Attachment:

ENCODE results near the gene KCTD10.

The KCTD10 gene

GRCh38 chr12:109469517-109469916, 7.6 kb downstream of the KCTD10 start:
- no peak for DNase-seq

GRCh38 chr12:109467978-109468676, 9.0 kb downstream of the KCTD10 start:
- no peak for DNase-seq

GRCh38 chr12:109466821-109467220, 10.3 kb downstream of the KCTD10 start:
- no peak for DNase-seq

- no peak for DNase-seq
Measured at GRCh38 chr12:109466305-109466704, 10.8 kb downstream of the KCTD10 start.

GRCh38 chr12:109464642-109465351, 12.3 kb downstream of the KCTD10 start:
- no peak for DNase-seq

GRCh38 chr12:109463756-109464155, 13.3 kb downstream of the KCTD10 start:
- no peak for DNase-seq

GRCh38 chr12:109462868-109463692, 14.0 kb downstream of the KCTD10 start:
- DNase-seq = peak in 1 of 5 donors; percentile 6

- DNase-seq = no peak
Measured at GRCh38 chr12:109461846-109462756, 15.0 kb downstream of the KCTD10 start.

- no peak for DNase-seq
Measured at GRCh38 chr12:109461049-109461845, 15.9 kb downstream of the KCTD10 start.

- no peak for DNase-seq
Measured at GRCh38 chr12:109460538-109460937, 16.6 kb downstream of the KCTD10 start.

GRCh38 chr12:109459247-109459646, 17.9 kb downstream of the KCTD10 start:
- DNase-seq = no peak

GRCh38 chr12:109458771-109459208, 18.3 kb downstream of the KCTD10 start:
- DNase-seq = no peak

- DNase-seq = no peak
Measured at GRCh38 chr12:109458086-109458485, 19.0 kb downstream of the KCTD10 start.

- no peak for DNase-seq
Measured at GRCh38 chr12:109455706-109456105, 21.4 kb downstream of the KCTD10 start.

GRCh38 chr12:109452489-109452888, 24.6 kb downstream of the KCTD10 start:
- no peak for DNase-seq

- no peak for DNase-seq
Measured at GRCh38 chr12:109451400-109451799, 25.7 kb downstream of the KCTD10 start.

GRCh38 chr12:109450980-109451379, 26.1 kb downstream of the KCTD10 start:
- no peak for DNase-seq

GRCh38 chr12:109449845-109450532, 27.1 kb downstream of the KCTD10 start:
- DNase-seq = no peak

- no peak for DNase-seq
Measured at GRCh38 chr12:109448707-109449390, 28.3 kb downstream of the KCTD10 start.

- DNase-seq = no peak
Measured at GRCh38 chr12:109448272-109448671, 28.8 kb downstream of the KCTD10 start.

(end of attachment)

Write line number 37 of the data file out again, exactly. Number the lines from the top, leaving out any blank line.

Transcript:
GRCh38 chr12:109449845-109450532, 27.1 kb downstream of the KCTD10 start: